Treasurers lukewarm on Deutsche trade finance securitisation
An initiative by a major bank to hedge its trade finance portfolio using securitisation has met with scepticism from treasurers.
Treasurers are lukewarm on the move by Deutsche Bank to free up additional trade finance lending capacity by tapping the securitisation market. In an announcement on 3 December, Deutsche said it would refinance a 2015 synthetic collateralised loan obligation called Trafin with a new $3.5 billion deal, Trafin 2018-1. Under the terms of the deal, a $216 million first-loss tranche will be sold by Deutsche to institutional investors, who will hedge the bank’s trade finance exposure in return for a higher yield.
Deutsche Bank, which has €57 billion of trade finance assets on its books, said that the transaction would provide “increased amounts of trade finance funding for our clients”. Such an increase would help the German lender’s transaction banking business, which is seen as one of Deutsche’s few growth areas. However, treasurers at companies that use trade finance have mixed views about the merits of their credit being transferred to investors in this way.
At one end of the scale are multinational investment-grade companies with large existing supply chain finance programmes, such as Fortune 500 food company Kellogg. Such companies were likely to be sceptical about innovations like Trafin, according to Giorgios Tryfinopoulos, senior finance project manager at Kellogg in Ireland.
“The pricing or technology should be superior to justify any change to the existing solutions, to which treasury units of large corporates have already committed”, he said. “The market is very competitive, and treasury units like to own their banking relationships.”
Strong companies with easy access to capital are likely to be cautious about accepting a new community of securitisation investors according to Tryfinopoulos, “We can raise funds through and directly from the capital markets. Hence, those investment communities should serve the overall objective of a supply chain finance program.”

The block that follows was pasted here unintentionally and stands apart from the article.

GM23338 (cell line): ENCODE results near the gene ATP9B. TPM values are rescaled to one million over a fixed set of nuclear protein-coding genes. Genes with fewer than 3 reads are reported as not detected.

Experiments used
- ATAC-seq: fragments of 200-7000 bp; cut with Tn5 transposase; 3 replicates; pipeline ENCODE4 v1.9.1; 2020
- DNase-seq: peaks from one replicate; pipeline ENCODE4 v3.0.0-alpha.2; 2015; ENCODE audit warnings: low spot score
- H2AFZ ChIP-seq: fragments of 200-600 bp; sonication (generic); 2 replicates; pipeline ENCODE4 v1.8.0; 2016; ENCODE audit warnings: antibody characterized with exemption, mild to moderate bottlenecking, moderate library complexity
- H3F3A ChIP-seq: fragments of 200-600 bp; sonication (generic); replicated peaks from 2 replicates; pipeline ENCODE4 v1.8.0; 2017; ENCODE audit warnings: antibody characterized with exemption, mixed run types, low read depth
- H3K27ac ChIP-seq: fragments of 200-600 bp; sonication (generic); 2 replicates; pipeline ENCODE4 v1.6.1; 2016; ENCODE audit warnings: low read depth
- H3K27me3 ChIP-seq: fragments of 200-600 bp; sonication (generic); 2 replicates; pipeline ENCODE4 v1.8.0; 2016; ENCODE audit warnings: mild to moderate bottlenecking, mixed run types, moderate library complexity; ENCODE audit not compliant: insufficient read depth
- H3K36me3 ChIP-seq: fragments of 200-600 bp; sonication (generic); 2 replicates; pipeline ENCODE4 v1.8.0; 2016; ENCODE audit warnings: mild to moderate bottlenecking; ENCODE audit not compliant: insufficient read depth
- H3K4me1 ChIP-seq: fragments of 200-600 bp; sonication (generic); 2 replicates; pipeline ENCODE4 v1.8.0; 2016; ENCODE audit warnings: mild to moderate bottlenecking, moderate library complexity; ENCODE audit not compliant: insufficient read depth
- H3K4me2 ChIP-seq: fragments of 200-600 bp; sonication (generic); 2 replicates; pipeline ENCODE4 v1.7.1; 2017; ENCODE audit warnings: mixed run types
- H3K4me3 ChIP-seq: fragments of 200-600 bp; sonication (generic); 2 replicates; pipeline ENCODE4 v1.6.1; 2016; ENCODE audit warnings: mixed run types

He warns that the introduction of securitisation could attract regulatory scrutiny of large scale SCF schemes. “If a large company had its SCF programme funded not through a major bank but a pool of investors, that could create social pressures if pension funds were involved or other funds who do not fully comprehend the dynamics or mechanics of SCF”, he said.
Kellogg currently has around a dozen banks participating in its SCF programme. Tryfinopoulos suggests that Deutsche might find more appetite for securitisation-driven trade finance from mid-cap or Fortune 5000 companies. “There’s more value and higher returns there”, he said.
An example of such a company might be Spanish office supplies group Adveo. This company has been through a two-year debt restructuring and had its banking facilities frozen during this period. According to Raul Unanue, group treasurer of Adveo, “This process is almost finished and we are planning to use SCF and securitizations in the near future as a key financing tool for the Group,” he said.
Unanue points out that many companies do not have the luxury that multinationals have of extracting favourable terms from their lenders. “Third party assignment is standard market practice and is usually included in factoring and reverse factoring contracts(SCF)”, he said.
Unanue cautioned that it would be hard to gauge the impact of Deutsche Bank’s deal on the availability of additional SCF liquidity without first understanding the German bank’s priorities for improving its capital position. “We would need to ask Deutsche whether this was aimed more at deleveraging rather than investing in trade finance”, Torres concluded.
Responding to the comments from treasurers, Jonathan Lonsdale, head of securitisation and repackaging for trade finance at Deutsche Bank said that the structure of Trafin mitigated concerns corporate borrowers might have about the product. In particular, the worry that the knowledge of leveraged CLO exposure could impact the market was unfounded, because Trafin investors were not told the names of companies in the reference portfolio.
“The portfolio is “blind”, i.e. the investors do not know, and never find out – even in a default event – the names of the obligors”, Lonsdale said. “At no stage does an investor interact directly with an obligor in any way.” As regards the suitability of potential investors in the CLO, such as pension funds, Lonsdale said “Deutsche Bank is highly regulated and only suitable investors are permitted to invest in the product”.
And Lonsdale confirmed that the deal was designed to increase trade financing by the bank: “Deutsche Bank is open about the fact that the transaction is an exercise in capital relief, but it remains the case that this exercise creates additional financing capacity that will be funnelled into trade finance”. Deutsche Bank declined to comment further on the impact that Trafin had on its capital ratios.